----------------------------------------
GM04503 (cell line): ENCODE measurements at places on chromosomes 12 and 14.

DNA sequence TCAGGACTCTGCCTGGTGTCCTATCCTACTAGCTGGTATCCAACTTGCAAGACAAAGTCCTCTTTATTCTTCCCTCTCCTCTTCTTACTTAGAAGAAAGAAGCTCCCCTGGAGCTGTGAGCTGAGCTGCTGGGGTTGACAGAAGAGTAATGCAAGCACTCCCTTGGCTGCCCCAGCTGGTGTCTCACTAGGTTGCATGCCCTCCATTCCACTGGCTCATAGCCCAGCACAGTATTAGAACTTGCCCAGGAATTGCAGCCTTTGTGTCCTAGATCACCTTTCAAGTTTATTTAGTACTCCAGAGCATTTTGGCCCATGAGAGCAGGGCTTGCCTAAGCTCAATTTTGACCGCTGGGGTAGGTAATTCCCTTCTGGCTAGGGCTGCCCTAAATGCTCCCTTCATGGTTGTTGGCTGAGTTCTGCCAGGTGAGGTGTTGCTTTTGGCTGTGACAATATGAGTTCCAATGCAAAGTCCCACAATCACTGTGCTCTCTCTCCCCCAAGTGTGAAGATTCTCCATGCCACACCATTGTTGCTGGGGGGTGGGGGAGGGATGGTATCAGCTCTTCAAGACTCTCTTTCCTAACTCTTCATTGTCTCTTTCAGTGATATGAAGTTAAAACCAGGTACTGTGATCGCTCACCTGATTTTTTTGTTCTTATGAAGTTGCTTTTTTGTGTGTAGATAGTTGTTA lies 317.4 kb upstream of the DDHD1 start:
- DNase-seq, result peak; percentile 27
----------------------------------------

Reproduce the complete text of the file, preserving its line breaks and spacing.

GM04503 (cell line): ENCODE measurements at places on chromosomes 12 and 14.

DNA sequence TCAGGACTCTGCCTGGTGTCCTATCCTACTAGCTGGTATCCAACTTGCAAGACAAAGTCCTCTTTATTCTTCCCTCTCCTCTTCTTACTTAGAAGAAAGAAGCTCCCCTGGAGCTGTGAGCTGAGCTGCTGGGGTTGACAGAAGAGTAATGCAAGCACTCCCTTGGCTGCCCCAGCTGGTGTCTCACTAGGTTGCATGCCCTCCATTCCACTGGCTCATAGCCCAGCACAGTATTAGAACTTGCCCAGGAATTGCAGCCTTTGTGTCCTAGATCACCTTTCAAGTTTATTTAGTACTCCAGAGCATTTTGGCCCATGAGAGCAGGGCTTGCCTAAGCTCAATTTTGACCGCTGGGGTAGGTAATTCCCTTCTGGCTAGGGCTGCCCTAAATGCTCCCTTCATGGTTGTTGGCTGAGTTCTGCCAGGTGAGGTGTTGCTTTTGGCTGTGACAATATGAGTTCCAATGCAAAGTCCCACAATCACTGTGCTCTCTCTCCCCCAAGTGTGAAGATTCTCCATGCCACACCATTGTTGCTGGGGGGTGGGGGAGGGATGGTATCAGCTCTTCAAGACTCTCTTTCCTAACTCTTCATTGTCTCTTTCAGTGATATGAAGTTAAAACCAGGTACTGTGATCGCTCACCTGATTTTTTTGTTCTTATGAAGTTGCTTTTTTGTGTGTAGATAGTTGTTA lies 317.4 kb upstream of the DDHD1 start:
- DNase-seq, result peak; percentile 27